South Korean President Yoon Suk Yeol arrived in Japan Thursday for a fence-mending summit, the first such visit in 12 years as the two neighbors seek to confront growing threats from North Korea to rising concerns about China.
Those shared security challenges were on stark display just hours before the trip when North Korea fired a long-range ballistic missile into the waters off the east coast of the Korean Peninsula – the fourth intercontinental ballistic missile launch in less than one year.
Japan’s Chief Cabinet Secretary Hirokazu Matsuno condemned the latest launch, calling it a “reckless act” that “threatens the peace and security of our country, the region, and the international community.”
The summit between Yoon and Japanese Prime Minister Fumio Kishida is a crucial step to mend frayed ties after decades of disputes and mistrust dogged the two crucial US allies in Asia.
Yoon’s office has hailed it “an important milestone” in the development of bilateral relations.
The two East Asian neighbors have a long history of acrimony, dating back to Japan’s colonial occupation of the Korean Peninsula a century ago.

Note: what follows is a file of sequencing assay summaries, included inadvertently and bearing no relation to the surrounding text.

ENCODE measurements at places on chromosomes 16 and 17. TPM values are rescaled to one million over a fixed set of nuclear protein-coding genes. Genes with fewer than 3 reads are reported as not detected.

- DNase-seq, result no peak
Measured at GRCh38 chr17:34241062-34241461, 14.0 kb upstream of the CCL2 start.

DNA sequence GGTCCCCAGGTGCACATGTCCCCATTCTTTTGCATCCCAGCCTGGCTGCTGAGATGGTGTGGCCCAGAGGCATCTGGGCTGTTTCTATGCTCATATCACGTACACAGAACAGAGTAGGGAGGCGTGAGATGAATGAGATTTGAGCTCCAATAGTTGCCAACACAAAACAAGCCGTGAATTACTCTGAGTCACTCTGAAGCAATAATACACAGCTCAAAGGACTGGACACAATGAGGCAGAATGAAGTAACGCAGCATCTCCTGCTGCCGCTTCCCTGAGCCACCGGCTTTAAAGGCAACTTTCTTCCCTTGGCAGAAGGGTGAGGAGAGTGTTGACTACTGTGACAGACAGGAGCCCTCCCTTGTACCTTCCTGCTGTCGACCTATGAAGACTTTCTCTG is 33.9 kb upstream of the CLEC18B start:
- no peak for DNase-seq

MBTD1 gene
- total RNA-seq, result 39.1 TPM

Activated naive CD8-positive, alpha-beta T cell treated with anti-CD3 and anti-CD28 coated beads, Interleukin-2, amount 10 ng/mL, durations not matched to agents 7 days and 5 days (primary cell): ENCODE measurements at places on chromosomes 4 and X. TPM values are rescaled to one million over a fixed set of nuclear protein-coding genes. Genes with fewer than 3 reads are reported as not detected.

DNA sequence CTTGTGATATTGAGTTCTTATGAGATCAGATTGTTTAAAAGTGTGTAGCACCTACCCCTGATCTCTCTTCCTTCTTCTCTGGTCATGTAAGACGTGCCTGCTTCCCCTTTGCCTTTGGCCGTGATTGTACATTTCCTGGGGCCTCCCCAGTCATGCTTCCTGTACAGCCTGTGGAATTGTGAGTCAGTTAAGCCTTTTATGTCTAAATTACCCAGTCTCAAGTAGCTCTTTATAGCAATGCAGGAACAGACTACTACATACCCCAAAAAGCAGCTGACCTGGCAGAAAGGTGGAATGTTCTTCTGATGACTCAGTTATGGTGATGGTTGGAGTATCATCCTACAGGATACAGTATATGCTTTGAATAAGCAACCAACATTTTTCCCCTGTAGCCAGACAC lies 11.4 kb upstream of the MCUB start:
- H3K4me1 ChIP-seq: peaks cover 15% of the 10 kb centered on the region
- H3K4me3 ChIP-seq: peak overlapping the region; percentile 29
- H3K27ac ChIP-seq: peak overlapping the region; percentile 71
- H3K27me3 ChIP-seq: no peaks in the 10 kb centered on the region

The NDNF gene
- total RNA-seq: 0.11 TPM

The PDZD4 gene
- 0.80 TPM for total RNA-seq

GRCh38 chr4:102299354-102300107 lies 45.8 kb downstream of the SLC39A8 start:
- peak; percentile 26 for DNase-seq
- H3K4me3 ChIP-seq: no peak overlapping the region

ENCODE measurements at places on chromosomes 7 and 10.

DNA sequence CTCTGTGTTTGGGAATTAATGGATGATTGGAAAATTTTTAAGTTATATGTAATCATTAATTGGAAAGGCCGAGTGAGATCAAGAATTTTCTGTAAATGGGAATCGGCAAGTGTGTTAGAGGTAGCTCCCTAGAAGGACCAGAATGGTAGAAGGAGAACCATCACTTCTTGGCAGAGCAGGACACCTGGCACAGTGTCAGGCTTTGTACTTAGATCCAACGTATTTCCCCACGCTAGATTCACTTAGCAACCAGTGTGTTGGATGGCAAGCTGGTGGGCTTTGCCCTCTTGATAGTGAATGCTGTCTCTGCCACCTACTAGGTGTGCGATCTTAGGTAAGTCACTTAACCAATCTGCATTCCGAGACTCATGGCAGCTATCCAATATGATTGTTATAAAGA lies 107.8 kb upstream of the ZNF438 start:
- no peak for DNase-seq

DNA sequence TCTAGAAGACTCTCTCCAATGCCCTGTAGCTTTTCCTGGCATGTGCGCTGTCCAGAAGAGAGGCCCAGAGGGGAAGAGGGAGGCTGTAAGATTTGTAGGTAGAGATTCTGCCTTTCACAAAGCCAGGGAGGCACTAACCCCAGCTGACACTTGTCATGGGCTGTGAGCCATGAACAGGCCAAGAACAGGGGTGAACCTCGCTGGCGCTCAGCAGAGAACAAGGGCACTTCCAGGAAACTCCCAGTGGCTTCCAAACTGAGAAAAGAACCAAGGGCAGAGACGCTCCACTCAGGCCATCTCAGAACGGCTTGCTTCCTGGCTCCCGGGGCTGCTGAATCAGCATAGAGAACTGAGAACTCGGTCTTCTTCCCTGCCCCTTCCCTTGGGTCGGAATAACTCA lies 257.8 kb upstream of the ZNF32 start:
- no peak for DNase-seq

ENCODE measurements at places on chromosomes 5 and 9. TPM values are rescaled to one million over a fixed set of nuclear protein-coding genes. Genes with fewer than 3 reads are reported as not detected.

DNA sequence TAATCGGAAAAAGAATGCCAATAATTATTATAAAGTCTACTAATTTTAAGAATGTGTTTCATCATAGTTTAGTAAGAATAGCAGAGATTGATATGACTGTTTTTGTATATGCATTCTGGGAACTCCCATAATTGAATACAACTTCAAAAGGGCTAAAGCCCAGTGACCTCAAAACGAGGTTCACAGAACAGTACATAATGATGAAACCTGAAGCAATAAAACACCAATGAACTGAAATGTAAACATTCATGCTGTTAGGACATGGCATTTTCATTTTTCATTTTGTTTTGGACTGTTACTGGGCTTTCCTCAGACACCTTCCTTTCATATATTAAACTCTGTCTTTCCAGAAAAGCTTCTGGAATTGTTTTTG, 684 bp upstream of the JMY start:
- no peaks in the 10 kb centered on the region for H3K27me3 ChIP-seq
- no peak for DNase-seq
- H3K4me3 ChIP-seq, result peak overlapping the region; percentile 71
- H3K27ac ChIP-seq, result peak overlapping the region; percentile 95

The two normalized relations in 1965, but unresolved historical disputes have continued to fester, in particular over colonial Japan’s use of forced labor and so-called “comfort women” sex slaves.
In recent years the often fraught relations have undermined efforts by the United States to present a united front against North Korea – and the growing assertiveness of Beijing.
Now, the region’s two most important allies for the US appear ready to turn a new page.
Much of that is driven by deepening security concerns about Pyongyang’s ever more frequent missile tests, China’s increasingly aggressive military posturing and tensions across the Taiwan Strait – an area both Tokyo and Seoul say is vital to their respective security.
The warming ties are welcome news to Washington which has been pushing the detente.
“Our working together not only on the political front, but on the strategic front, on the deterrence front, is what North Korea is scared about. It’s also what China doesn’t want to see happen,” Rahm Emanuel, US ambassador to Japan, told CNN Thursday.
Emanuel said the US, Japan and South Korea held over 40 trilateral meetings at different levels over the past year – more than the proceeding five years combined.